At this point we’ve tied a bird up and sliced another one it into pieces. To complete this hat-trick of poultry domination we’re going to render the bones into a viscous, gelatinous, and delicious concoction. The resultant potion is the essence of meat, The Building Blocks Of Sauces, AND OTHERWISE KNOWN AS LIQUID GOLD!!! AHA, HA, HA, HA, HA, HAAAAA!!!
So what’s the deal with stocks? It’s like I said above: we’re trying to make a full flavored liquid with enough gelatin so it thickens when it’s reduced. A good stock will jiggle like jello when its cold.
The recipe for chicken stock is very simple. There are only 4 ingredients: water, bones, mirepoix and a sacet d’espices. Simmer for 6 hours and strain.
Add 8 #’s of bones to a stock pot; any pot that is taller than it is wide will do. I’m making chicken stock here and had a bunch of bones that I saved from previous meals. What if you don’t have bones? Usually you can get them from your butcher. Turns out that I only had 3# in the freezer so I picked up a 5# frozen bag from a local butcher shop. Just thaw the bones and drop’m in.
Add 6 quarts of cold water. Starting with cold water is very important. It draws the impurities out of the bones, allowing you to skim them off so you are left with a clear stock.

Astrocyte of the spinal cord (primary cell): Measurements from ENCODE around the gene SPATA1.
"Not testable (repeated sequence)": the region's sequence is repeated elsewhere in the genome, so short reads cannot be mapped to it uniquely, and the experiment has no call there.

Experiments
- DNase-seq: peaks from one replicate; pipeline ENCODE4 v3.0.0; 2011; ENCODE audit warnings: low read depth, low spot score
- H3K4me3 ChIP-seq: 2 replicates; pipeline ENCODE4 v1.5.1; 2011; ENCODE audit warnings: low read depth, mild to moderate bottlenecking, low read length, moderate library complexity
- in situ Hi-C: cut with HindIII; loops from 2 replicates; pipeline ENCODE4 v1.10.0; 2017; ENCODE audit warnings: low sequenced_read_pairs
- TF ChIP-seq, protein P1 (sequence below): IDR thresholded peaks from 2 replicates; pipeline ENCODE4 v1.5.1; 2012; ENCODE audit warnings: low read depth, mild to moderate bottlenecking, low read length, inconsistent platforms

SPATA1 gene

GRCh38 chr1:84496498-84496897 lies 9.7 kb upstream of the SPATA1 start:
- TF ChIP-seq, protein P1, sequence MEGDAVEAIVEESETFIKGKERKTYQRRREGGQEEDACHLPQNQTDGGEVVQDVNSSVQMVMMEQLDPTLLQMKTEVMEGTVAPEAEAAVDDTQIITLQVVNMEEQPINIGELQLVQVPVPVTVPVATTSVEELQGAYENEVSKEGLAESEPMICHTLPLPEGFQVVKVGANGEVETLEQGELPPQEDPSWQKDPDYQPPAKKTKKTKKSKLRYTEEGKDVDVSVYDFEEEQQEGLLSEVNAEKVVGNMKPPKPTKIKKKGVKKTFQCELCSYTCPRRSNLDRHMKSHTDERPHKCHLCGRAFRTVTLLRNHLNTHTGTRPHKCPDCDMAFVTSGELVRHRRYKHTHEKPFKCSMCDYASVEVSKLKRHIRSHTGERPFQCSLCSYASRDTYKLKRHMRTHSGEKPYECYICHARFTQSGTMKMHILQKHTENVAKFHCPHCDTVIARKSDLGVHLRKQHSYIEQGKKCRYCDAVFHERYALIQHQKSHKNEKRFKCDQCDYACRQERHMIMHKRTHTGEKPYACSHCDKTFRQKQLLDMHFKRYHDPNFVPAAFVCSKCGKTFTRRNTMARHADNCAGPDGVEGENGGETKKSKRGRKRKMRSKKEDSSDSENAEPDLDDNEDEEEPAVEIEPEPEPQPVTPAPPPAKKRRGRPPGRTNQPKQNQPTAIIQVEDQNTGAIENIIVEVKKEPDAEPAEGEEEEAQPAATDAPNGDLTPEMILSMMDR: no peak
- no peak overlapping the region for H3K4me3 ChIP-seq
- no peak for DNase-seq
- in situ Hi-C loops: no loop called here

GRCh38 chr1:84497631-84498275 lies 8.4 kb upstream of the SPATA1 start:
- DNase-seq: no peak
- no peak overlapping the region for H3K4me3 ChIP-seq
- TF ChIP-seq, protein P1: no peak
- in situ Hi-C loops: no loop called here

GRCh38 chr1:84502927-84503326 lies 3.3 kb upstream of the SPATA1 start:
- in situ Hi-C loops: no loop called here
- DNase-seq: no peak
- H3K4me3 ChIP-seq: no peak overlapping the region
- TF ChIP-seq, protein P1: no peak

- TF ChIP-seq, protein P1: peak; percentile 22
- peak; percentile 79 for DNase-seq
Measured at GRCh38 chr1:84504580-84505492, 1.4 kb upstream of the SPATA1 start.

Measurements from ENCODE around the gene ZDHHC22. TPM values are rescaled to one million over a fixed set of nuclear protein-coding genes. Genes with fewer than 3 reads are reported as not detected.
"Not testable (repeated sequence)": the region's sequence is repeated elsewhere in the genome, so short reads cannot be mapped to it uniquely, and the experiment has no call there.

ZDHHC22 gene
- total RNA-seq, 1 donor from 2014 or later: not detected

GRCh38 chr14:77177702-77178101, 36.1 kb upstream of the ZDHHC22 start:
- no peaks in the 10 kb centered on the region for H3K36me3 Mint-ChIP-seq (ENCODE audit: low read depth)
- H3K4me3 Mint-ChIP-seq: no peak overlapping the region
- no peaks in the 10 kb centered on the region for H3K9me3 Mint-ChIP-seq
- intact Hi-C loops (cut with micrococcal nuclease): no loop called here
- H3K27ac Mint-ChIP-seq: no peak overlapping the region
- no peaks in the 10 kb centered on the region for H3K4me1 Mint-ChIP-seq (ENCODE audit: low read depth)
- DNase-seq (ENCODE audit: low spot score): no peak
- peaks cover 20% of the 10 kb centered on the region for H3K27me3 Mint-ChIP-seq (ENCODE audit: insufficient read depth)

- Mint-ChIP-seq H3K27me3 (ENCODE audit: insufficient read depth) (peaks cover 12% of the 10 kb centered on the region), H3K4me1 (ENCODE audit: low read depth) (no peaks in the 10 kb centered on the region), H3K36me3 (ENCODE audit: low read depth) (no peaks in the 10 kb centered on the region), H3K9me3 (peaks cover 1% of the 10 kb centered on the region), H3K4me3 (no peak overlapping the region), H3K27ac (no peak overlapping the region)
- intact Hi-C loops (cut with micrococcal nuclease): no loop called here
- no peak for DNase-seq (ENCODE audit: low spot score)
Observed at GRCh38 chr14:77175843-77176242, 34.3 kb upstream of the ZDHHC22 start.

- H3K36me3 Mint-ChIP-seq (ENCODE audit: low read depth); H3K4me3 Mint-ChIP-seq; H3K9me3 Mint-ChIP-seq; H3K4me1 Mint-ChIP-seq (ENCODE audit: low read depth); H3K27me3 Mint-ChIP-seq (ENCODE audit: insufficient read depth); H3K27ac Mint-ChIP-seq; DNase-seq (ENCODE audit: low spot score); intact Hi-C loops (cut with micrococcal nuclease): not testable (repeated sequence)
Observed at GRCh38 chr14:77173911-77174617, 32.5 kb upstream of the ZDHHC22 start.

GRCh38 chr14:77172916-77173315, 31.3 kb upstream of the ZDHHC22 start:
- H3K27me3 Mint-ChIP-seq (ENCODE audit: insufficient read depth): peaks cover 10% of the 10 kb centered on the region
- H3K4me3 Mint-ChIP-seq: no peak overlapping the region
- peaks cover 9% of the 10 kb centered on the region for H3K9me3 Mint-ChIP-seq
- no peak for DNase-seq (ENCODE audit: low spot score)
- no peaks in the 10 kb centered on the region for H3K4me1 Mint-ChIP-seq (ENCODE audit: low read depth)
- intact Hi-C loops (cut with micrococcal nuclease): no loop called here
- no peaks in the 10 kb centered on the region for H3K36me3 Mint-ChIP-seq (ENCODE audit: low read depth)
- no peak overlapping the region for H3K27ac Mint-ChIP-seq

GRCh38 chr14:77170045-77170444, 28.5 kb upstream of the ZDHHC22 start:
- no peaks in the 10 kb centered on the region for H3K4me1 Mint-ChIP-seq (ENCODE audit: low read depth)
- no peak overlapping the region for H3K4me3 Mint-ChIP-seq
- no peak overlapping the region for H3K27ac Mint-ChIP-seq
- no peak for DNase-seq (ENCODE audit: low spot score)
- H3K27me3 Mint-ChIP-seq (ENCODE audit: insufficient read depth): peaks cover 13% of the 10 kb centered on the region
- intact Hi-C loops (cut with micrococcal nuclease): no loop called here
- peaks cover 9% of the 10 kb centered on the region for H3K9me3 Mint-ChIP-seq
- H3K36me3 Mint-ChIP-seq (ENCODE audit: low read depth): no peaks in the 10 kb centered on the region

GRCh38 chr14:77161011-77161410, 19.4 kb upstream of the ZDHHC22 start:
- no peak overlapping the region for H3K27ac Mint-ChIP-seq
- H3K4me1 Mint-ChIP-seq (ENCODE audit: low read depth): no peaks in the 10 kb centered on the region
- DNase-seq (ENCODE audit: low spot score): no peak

Slowly bring the stock to a boil and the turn it down to a simmer. By slowly, I mean medium heat. Don’t jack the heat to high. The slower it comes to a boil the cleaner a product you’ll have. Let it simmer for 4 hours.
While it’s simmering check it every once in a while. At one point, you’ll see some scummy foam develop on the surface. Skim it off with a ladle. Check back periodically and do this whenever you see some gunk.
After 4 hour add 1# of mirepoix and a sachet d’espices. The standard mirepoix mix is 2 parts onion/1 part carrot/1 part celery. In this case it will be 8oz of onion (1/2 large onion), 4oz of carrot (3 medium) and 4oz of celery (2 large stalks). Use a scale if you want to be exact. The sachet is made up of 8-10 thyme sprigs, 1-2 bay leaves, 1 tsp peppercorns, and 8-10 parsley stems.
Simmer for an additional 2 hrs.
Strain the stock through a colander lined with cheese cloth or a fine mesh strainer into quart containers. Press down on the solids to retain as much liquid as possible. I usually chill the quarts in an ice bath and then move them into the fridge.
The next day the fat will rise to the top and form a solid layer that is easily removed. After I remove the fat, I take what I need and pop the rest in the freezer.
This recipe is fairly standard for all stocks. The simmer time changes, but the basic principles are the same. Few ingredients, starting with cold water, slow simmering, skimming and straining.
I hope that this post shows how easy it is to turn simple ingredients into something that can really transform your cooking into something above and beyond the norm.